Pertinent Pearls With Midfoot Reduction And External Fixation

The rearfoot is now reduced and stable. Next, one pulls the midfoot plantarly to reduce the medial column. After noting appropriate alignment on fluoroscopy, place two similar Steinmann pins across the osteotomy from distal to proximal. I attempt placement of one pin in the first metatarsal and a second at the base of the third and fourth metatarsals with both aimed toward the talar neck. The foot and ankle are now reduced, and held temporarily. One can now close the wound or at least a majority of the wound, depending on the presence of infection.

The next step is applying a multiplane external fixator to the foot and leg in the fashion most suitable to the patient and the surgeon’s preference. I have a typical midfoot external fixator that I believe allows for more flexibility in the sense of adjusting intraoperatively and even postoperatively if required, although that is atypical. The fixator I apply for midfoot Charcot neuroarthropathy has a midfoot ring with no foot plate, which helps keep the patient non-weightbearing due to the design. It also allows the construct to turn or compress to fine tune the fixator and osteotomy (see photos above). Given the location of this deformity and the patient population, one should emphasize non-weightbearing to minimize shear forces through the midfoot and to optimize the chances of solid midfoot consolidation. 

Key Insights On The Postoperative Protocol After The First Stage Procedure  

With the deformity corrected, cultures taken and the fixator in place, the first stage is complete. Most patients require admission for a few days in order to finalize culture results, make appropriate antibiotic adjustments and determine optimal fixation placement. Most patients have a fixator for just over two months, facilitating time for the antibiotic therapy, completion of any wound care and non-weightbearing to allow some consolidation of the midfoot osteotomy. Typical pin care is once- or twice-a-week soap and water to the fixator pin sites, and dry dressings.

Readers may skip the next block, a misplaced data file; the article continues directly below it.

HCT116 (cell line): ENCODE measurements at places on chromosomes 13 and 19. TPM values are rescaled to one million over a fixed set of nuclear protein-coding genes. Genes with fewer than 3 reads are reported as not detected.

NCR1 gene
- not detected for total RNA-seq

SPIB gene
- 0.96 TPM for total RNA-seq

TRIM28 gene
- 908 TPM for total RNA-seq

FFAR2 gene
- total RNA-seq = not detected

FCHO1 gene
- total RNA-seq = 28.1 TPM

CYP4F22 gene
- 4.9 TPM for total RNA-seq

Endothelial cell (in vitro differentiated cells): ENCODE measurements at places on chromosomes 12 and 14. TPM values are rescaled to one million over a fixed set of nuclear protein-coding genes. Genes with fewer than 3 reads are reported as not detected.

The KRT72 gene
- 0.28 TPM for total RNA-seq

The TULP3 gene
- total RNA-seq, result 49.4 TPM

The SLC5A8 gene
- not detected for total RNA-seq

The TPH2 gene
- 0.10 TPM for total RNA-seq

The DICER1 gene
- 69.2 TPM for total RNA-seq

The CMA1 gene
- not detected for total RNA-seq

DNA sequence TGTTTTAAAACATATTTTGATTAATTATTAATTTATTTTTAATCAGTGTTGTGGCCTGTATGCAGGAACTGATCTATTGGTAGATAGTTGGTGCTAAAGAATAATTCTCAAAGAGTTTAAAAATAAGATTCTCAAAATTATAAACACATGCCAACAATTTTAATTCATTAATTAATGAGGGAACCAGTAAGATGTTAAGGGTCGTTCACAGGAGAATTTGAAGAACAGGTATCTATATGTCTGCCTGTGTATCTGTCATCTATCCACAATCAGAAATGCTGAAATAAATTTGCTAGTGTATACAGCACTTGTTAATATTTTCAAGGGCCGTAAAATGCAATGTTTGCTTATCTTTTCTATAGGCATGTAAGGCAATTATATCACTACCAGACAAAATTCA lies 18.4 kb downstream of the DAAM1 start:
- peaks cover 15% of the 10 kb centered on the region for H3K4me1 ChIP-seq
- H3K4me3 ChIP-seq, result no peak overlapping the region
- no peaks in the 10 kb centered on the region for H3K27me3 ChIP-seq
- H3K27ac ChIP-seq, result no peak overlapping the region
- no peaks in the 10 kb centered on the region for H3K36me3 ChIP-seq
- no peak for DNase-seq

In order to help with wound and pin care decisions, I have patients follow up in the office every two weeks while they are in the fixator. After the appropriate time, I remove most fixators in the office and apply a below-knee cast for one or two weeks to allow the pin sites to heal. 

Second Stage Planning: What The Surgeon Should Know

At this point, I plan for the second stage of the reconstruction and salvage. Pre-operative planning here is imperative. Surgeons need to make decisions about hardware, incision placement and what joints to address. I believe most surgeons at this point feel long-term arthrodesis or a solid pseudoarthrodesis is preferable, but there is still debate about what joints to address. 

I believe the only way to really control the rearfoot influence and equinus long-term is to include the ankle into my arthrodesis construct. Most surgeons agree on some sort of superconstruct for this patient population but that is a very difficult concept to achieve with issues including missing bones, limited bone size and poor bone quality. At the very least, one needs to include the subtalar joint but in my experience, the ankle deforming force is difficult to reproducibly control any other way. In contrast, I have actually gone to less actual foot fixation as I feel that is easier to control and manage post-operatively in comparison to ankle deformity issues. So, although this started as a midfoot Charcot neuroarthropathy deformity, I include the ankle in the final stages of surgery.